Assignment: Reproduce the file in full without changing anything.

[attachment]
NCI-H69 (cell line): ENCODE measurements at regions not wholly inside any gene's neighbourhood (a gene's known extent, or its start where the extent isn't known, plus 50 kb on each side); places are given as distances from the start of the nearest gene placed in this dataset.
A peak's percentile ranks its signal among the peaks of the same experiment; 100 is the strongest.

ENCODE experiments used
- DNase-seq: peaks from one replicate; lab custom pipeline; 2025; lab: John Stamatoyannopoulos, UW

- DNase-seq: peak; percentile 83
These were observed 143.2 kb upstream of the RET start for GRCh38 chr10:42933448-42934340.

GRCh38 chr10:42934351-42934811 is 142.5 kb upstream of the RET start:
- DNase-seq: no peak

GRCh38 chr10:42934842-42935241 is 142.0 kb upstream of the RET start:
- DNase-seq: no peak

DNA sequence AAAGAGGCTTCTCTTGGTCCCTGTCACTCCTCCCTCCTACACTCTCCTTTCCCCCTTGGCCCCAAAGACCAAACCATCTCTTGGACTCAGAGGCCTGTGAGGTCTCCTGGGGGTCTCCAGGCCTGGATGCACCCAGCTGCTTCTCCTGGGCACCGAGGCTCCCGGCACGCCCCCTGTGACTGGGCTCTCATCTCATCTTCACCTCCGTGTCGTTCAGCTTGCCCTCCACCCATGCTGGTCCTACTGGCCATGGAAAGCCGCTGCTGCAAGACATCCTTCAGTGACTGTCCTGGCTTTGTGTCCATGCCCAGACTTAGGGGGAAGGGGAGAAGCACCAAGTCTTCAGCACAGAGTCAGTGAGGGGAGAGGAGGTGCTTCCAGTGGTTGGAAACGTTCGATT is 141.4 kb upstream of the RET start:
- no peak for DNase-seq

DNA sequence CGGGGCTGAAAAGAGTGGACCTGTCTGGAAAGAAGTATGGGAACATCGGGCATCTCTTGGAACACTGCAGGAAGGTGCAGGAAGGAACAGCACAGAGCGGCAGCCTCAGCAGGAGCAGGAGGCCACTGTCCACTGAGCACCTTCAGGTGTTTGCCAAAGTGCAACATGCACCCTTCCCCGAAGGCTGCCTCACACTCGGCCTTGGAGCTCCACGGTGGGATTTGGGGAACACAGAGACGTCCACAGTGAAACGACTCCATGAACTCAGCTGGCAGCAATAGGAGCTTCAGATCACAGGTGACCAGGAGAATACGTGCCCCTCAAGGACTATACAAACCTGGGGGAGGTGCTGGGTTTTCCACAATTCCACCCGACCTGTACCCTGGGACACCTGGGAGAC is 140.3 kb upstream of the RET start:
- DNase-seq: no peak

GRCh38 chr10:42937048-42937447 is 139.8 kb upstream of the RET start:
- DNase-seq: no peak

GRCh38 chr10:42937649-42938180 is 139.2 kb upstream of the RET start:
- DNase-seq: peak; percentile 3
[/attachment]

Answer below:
NCI-H69 (cell line): ENCODE measurements at regions not wholly inside any gene's neighbourhood (a gene's known extent, or its start where the extent isn't known, plus 50 kb on each side); places are given as distances from the start of the nearest gene placed in this dataset.
A peak's percentile ranks its signal among the peaks of the same experiment; 100 is the strongest.

ENCODE experiments used
- DNase-seq: peaks from one replicate; lab custom pipeline; 2025; lab: John Stamatoyannopoulos, UW

- DNase-seq: peak; percentile 83
These were observed 143.2 kb upstream of the RET start for GRCh38 chr10:42933448-42934340.

GRCh38 chr10:42934351-42934811 is 142.5 kb upstream of the RET start:
- DNase-seq: no peak

GRCh38 chr10:42934842-42935241 is 142.0 kb upstream of the RET start:
- DNase-seq: no peak

DNA sequence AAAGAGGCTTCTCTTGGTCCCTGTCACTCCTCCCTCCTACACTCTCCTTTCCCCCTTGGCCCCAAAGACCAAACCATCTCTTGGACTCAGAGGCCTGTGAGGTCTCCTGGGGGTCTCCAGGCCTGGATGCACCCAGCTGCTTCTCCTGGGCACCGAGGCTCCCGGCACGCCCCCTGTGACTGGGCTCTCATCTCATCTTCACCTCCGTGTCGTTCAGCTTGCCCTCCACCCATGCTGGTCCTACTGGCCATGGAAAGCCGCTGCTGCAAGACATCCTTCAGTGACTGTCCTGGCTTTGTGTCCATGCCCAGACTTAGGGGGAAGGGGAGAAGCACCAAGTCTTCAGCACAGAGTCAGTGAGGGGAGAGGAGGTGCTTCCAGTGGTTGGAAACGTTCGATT is 141.4 kb upstream of the RET start:
- no peak for DNase-seq

DNA sequence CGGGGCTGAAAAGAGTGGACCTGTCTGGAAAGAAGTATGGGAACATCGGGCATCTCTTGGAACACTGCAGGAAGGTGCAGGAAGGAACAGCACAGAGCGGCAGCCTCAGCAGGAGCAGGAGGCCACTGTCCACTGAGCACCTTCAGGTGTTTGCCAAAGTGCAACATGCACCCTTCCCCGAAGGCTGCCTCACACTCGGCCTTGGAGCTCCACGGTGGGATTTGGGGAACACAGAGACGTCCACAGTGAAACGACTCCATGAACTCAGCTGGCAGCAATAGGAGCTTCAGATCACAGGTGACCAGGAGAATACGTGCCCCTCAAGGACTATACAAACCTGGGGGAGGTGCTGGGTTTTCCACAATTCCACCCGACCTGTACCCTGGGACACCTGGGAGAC is 140.3 kb upstream of the RET start:
- DNase-seq: no peak

GRCh38 chr10:42937048-42937447 is 139.8 kb upstream of the RET start:
- DNase-seq: no peak

GRCh38 chr10:42937649-42938180 is 139.2 kb upstream of the RET start:
- DNase-seq: peak; percentile 3